It was when the names were spoken that things got real. Up to that moment, everything happening in The Way She Spoke: A Docu-Mythologia felt contained within a fictional frame, that of an actor arriving at a darkened theatre to read a new play by someone she knows. Certain elements in the script traded on a correspondence with reality – the actor's references to the unseen playwright as "Isaac," the actual name of The Way She Spoke's author; the implied friendship between actor and playwright, which tracks with the show's one performer, Karen Rodriguez, and Isaac Gomez, who have known each other since they attended the University of Texas together several years ago; the play-within-the-play being about the women who have gone missing or been murdered in Ciudad Juárez, Mexico, over the last quarter-century, a subject that Gomez has written plays about before – but the material still felt fabricated to the point that its subject matter stayed at arm's length. The stories told about Juárez were horrific, but as long as the victims were referred to in numbers – how many kidnapped, how many killed – they remained distant, abstract statistics. Once we heard their names, though, their full humanity was thrust in our faces, and the tragedies of these women became intensely personal.
That seemed as true for Rodriguez inside the play as for those of us outside it. She breezed on in the classic high-social mode of actor types: buzzing, chatty, disarming in her effervescence. Then, having confessed to Isaac that she hadn't read his script beforehand, she tackled its early sections with the concentration of a performer trying to prove herself at an audition – an approach Rodriguez built on with an engaging sense of discovery as the play took her deeper into Juárez to learn about the abductions, assaults, and murders of women there. As the script represented Isaac's journey, she played him and the people he met along the way: ones who work in the maquilas, who describe the dangers for women riding the buses alone, who see hit men wander the streets with impunity, who hold out hope that their missing daughters will return. Those daughters are named, and with each name spoken, Rodriguez looked to be adding a stone around her neck, as if she had known them all and had to shoulder the burden of their memory.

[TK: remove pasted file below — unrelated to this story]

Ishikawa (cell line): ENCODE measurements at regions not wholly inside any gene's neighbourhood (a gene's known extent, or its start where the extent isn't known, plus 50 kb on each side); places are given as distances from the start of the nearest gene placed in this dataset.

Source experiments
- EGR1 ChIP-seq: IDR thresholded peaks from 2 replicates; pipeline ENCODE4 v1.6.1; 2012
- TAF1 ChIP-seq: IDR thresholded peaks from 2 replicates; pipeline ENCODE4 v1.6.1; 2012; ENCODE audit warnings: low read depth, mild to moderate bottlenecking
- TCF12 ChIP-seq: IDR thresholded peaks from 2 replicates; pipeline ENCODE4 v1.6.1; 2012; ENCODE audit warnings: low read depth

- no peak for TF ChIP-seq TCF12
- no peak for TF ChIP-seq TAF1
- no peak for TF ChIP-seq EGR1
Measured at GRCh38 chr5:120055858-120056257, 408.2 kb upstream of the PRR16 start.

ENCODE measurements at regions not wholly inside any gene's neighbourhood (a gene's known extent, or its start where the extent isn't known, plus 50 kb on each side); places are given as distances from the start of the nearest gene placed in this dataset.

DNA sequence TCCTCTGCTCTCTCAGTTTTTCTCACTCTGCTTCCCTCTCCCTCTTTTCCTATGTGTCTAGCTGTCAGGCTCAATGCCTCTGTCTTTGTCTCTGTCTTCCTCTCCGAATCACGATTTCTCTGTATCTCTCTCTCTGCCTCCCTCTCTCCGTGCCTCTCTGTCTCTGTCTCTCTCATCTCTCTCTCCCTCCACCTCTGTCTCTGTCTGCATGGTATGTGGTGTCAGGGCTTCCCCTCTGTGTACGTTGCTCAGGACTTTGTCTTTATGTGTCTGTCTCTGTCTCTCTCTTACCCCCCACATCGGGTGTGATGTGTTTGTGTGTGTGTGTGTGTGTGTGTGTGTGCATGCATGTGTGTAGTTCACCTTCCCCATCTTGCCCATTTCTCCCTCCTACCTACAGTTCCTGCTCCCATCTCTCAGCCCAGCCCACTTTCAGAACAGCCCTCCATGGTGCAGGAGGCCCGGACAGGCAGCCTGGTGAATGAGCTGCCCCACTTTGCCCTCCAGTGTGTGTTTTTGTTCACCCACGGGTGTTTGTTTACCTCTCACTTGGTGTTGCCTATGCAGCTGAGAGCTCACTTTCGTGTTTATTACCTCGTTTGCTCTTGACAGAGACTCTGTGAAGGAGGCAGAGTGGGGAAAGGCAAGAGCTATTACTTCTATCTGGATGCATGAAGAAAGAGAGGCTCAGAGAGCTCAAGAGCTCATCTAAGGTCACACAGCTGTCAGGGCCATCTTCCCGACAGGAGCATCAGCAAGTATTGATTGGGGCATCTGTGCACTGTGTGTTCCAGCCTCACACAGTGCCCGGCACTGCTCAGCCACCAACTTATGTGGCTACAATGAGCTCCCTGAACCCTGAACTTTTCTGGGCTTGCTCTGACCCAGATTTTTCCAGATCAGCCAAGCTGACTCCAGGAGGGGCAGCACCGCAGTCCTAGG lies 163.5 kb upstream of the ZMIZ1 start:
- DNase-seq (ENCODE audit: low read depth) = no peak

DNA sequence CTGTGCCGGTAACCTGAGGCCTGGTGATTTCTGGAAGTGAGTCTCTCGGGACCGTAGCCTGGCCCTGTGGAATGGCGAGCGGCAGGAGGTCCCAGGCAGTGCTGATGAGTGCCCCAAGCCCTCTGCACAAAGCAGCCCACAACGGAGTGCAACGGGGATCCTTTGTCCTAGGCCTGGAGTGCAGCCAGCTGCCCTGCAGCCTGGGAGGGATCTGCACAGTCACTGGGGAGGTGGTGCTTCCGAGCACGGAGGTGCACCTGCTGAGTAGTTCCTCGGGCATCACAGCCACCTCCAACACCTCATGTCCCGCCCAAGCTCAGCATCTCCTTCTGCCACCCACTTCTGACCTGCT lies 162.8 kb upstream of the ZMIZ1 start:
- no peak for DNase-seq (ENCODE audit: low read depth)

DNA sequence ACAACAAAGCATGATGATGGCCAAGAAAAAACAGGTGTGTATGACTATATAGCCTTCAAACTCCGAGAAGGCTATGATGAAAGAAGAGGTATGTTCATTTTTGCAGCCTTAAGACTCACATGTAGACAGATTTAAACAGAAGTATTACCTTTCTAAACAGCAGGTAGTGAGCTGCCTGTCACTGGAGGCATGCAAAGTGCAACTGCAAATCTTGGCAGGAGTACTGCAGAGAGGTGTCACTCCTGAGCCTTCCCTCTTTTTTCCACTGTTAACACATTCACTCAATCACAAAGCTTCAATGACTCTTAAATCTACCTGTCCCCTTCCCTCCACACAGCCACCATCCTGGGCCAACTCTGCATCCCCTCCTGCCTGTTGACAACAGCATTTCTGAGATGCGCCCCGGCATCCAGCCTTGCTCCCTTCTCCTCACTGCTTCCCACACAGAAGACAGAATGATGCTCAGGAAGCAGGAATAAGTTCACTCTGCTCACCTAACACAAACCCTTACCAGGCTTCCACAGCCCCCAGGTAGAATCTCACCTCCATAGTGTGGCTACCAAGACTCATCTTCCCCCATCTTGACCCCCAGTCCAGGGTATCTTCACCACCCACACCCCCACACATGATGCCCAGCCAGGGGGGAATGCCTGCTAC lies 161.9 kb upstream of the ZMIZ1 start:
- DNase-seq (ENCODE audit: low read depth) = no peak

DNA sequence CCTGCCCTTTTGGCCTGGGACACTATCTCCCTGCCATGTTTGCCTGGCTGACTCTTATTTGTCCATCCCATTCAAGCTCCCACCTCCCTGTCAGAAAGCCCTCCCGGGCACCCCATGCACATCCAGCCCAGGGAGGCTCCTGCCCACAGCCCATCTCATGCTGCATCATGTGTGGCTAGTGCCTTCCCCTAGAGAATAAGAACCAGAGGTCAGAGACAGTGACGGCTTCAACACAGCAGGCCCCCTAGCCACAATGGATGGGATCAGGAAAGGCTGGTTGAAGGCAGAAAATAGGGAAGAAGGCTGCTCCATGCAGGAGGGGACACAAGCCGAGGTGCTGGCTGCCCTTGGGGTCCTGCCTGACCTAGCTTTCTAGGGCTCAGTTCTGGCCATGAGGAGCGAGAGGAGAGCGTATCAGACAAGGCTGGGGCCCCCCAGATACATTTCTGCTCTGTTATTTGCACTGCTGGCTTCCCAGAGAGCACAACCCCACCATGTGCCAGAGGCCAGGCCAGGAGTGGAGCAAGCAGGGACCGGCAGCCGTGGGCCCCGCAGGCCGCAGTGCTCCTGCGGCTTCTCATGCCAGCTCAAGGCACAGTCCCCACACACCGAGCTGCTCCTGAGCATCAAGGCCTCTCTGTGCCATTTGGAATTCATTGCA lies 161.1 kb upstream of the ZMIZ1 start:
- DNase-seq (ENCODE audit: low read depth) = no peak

In the end, the pain of inhabiting the victims, their loved ones, and – hardest of all – the perpetrators of these crimes, proved too much for the actor, and she lashed out at Isaac, accusing him of taking advantage of the tragedy and of her, forcing her to suffer through the torment of this story while he watches comfortably in the dark. It was a charge leveled in fire by Rodriguez, and her questioning of Isaac's right to tell this story and to force her to tell it carried moral weight. But though the finger was pointed squarely at the playwright (by himself, it's worth noting, as he wrote it), this was more than a private battle between a female actor and a male playwright. We were also sitting in the dark, consuming the tragedy of the Juárez women as an evening's entertainment. Do we have a responsibility in this story?
The question has lingered for me in the nights since I saw this intense and intensely provocative production. Any attempt at an answer feels like a justification, a response born of privilege and guilt. But I keep coming back to the names. At one point, Rodriguez handed fliers to members of the audience and on each one was a woman of Juárez who had disappeared. The one I was given was for Jessica Ivonne Padilla Cuéllar. I have since learned that she was 16 years old when she vanished on July 7, 2011. I know that she should not be forgotten, and I will work to guard her memory. What Isaac Gomez, Karen Rodriguez, and director Rudy Ramirez crafted at the Vortex made me want to guard the memory of all the lost women of Juárez.
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